The Flipside conundrum

I’m an effing writer… Why did I ever think I could draw?

“Drawing is the honesty of the art. There is no possibility of cheating. It is either good or bad.”

Salvador Dali

I can’t draw. But in the last 3 or 4 weeks I have been drawing a lot – I have had to draw.

And yes, “it is either good or bad.”

So, I have sought further inspiration from brilliant artists –

“Lose your inhibitions about drawing and just do it.”

Chris Riddell, UK Children’s Laureate

That’s him at the end…

Drawing hand: Nameless One by Chris Riddell | Banderbear by Chris Riddell | Chris Riddell – The Children’s laureate

So, I did.

And after multiple tries – it is still “either good or bad”!

But I have to do it. It has to happen because I can’t just ‘write’ this work.

(Interestingly, I came across the words of Marjane Satrapi, the graphic novelist and director: “The first writing of the human being was drawing, not writing.” I would say the first story-telling of any kind was with the voice but – okay – we’re talking about making marks, about telling stories when we are not personally there to say the words or make the sounds or actions…)

So, having digressed, why do I have to effing draw? Why can’t I just write this work?

Second half of last year I was working with the glorious, happy, nervous, honest, uncluttered, somewhat injured, ever-so-slightly-worried-and-wondering-but-always-marvellous Flipside Circus performance troupe. Roughly 7 – 16 years of age and completely in love with circus. And, of course, there’s been Rob Kronk (Flipside AD) as dramaturg, and Davey and Aliya and other fantastic trainers all in the mix.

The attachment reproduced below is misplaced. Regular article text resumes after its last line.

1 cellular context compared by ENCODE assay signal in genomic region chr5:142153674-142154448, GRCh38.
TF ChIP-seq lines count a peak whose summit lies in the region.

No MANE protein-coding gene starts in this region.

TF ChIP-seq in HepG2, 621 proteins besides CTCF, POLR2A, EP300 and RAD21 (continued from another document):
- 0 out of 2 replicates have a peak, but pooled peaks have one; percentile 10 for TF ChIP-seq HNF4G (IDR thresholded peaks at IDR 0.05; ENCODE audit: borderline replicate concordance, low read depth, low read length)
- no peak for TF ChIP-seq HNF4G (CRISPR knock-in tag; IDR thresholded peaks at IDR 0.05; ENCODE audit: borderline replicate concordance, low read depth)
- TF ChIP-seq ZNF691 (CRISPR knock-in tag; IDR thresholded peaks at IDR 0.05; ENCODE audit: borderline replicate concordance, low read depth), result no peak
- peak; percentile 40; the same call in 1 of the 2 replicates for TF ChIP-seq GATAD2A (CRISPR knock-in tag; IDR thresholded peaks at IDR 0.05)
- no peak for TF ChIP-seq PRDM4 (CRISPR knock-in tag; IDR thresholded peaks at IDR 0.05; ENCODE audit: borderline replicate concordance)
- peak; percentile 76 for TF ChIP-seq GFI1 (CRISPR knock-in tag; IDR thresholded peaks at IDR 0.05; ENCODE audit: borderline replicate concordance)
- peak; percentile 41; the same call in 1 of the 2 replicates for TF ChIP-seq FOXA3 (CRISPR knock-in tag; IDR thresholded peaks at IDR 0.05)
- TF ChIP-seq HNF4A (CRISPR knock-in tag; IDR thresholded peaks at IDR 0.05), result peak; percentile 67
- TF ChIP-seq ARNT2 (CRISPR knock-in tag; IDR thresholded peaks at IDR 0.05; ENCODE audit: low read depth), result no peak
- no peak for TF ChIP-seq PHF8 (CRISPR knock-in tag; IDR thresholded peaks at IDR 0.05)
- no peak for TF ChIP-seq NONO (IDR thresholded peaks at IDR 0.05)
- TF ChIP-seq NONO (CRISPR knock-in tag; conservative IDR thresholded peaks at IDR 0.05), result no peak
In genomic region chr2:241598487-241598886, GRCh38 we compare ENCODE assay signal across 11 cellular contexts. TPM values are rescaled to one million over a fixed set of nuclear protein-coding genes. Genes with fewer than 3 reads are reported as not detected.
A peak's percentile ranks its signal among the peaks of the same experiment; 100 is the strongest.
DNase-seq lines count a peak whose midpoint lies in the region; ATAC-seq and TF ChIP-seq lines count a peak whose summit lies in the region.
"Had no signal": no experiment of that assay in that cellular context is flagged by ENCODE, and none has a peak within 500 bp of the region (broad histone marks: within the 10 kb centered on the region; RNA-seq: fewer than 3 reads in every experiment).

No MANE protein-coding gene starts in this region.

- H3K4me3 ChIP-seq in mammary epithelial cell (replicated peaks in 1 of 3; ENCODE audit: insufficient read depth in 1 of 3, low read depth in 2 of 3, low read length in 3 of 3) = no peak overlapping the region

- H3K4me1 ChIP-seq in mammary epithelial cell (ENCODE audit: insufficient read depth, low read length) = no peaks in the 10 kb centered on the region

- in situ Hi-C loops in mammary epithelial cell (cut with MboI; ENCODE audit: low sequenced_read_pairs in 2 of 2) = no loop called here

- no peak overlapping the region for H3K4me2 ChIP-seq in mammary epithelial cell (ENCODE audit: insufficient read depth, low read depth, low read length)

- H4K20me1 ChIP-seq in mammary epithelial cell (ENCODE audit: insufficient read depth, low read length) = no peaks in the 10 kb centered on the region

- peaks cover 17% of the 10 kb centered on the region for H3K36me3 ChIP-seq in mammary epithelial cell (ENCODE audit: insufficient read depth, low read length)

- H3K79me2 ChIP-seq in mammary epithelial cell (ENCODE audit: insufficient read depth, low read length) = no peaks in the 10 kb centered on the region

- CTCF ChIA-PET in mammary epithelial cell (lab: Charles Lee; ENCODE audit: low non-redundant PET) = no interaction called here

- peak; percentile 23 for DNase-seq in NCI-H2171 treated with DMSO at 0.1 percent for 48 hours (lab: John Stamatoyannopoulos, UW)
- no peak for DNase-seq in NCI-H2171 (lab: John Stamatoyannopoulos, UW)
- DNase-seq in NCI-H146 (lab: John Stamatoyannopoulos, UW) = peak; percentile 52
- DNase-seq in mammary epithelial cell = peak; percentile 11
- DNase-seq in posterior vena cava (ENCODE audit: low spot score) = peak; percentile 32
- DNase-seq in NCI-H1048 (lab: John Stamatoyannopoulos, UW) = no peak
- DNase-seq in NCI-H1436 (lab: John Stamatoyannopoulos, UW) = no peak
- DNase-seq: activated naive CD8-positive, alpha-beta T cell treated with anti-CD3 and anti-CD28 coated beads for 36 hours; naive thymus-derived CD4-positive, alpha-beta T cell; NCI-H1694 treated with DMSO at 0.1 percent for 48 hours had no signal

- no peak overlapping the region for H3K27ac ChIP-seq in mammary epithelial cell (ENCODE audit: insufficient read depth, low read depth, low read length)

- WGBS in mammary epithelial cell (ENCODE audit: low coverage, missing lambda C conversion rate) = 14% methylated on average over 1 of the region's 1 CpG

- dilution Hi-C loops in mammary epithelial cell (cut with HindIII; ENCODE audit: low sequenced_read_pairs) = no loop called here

We were developing the language for a concept I took to Flipside in 2017 – a pack of young dog-children in a schoolyard – the pack dynamic allowing an exploration of all of the things that mark, for good or ill, our young primary kids’ experience these days – friendship, rivalry and comparisons, self-valuing, bullying, inclusion and exclusion from the tribe – the pack.

On the floor we’ve been melding and mixing up, fooling around with circus lazzi, a bit of physical theatre, mime, some words (but not many), song, dog sounds, generally expressive sounds, the sounds of the natural world … there’s a rich substrate to draw from in the upcoming creative development at the Judith Wright Centre in May and June.

But, of course, the best use of that development will come from having a script to explore – pursue, ditch, whatever.

But this script has to be a bit like a storybook, and a bit like a storyboard, and sometimes written as if we’re speaking with 7 year-olds – and also written to convey meaning and information to theatre and circus professionals.

So, I’m faced with ‘writing’ things that aren’t generally ‘written’ – for a whole bunch of different readers who don’t usually read scripts.

“Drawing is putting a line (a)round an idea.”

Henri Matisse

Yes. Simple. Brilliant.

Matisse drawing | Matisse: evocative face | Matisse: star man

That gave me such hope. I loved that idea. It took the pressure off my performance and put the focus of the work back on the ideas to be conveyed.

But on a bad drawing day for me, I felt I’d failed everything – the work, the Flipsiders, my ability to speak coherently about the idea…

Elaine Acworth: An early effort

So I found this:

“Learning to draw is really a matter of learning to see… “

Kimon Nicolaides

I had never learnt to see in this way.

And then I found:

“Drawing is the artist’s most spontaneous expression, a species of writing…”

Edgar Degas
Degas: Man | The Bolting Horse | Two Dancers Resting drawing

Drawing is an artist’s basic syllabus, his/her writing. My shit. Perhaps I could try again. So I did. And it’s still not good – but it’s clearer, fuller. There actually is something about doing it for 4 weeks. You do get better. Because you keep going, keep doing.

The beginning of the story | Elaine Acworth
And, a little later in the story | Elaine Acworth

“…it is only by drawing often, drawing everything, drawing incessantly, that one fine day you discover, to your surprise, that you have rendered something in its true character.”

Camille Pissaro
Elaine Acworth

I can’t draw. But I am starting to see differently.

Can’t wait to get it all in the space. That’s a different seeing, again.